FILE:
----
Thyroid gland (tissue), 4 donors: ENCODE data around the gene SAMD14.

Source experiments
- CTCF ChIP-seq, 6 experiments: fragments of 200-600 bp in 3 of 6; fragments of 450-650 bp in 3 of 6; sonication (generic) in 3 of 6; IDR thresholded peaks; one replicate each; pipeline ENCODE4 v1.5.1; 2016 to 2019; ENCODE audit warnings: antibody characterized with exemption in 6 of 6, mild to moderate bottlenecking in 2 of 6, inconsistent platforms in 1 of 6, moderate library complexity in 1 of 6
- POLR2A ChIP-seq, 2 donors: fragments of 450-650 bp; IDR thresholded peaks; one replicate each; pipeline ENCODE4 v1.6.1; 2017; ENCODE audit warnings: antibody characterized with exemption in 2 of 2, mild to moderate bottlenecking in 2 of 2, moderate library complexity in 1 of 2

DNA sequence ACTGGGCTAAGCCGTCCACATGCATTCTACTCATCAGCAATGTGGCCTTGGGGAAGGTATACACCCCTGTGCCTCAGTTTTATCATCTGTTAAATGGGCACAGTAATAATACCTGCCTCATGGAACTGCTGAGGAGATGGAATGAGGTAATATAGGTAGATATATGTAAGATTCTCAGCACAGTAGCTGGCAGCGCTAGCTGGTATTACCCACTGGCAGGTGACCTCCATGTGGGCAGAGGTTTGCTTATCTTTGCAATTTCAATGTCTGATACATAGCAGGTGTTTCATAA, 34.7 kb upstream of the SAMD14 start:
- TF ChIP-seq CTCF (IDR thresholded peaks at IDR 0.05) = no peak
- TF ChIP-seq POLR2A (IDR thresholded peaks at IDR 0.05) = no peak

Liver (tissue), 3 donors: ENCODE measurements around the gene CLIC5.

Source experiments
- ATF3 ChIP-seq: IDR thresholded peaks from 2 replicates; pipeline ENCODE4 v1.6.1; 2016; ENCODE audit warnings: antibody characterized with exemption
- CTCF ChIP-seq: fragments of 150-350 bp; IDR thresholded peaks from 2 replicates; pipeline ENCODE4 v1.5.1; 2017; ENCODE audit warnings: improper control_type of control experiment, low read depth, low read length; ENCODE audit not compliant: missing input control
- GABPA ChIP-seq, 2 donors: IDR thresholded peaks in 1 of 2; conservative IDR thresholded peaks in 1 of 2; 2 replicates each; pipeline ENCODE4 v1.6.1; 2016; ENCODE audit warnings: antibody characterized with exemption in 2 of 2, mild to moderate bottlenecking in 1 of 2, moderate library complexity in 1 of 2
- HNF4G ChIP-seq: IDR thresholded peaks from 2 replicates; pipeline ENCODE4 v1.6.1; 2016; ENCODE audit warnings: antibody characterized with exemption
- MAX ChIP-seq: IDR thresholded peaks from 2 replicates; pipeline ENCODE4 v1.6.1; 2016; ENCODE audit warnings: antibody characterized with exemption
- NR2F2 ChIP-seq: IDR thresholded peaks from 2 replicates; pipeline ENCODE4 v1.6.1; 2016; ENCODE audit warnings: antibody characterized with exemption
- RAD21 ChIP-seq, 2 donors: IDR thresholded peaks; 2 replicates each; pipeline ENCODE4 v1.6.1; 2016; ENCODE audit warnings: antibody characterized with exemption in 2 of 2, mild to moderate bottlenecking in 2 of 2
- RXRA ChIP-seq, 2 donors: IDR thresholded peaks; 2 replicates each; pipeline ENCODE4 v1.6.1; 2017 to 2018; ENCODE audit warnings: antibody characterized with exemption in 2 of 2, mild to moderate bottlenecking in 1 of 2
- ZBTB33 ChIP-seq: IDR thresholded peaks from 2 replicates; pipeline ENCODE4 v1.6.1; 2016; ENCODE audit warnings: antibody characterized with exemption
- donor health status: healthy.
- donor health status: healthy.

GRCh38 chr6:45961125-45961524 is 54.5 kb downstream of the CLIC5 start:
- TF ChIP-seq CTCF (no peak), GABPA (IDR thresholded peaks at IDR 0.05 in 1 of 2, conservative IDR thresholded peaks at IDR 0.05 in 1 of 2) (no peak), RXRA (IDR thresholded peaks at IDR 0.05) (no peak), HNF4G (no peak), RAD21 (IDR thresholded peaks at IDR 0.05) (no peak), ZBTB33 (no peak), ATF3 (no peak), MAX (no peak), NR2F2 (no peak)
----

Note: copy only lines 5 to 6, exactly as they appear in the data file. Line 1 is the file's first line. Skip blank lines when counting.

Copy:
DNA sequence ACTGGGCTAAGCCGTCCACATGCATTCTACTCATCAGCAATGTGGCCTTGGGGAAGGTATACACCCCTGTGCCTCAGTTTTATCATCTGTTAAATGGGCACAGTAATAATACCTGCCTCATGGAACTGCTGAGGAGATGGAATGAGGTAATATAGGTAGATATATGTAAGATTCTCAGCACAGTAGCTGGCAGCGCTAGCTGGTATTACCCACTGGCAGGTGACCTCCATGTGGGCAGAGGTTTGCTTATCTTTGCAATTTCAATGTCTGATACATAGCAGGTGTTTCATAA, 34.7 kb upstream of the SAMD14 start:
- TF ChIP-seq CTCF (IDR thresholded peaks at IDR 0.05) = no peak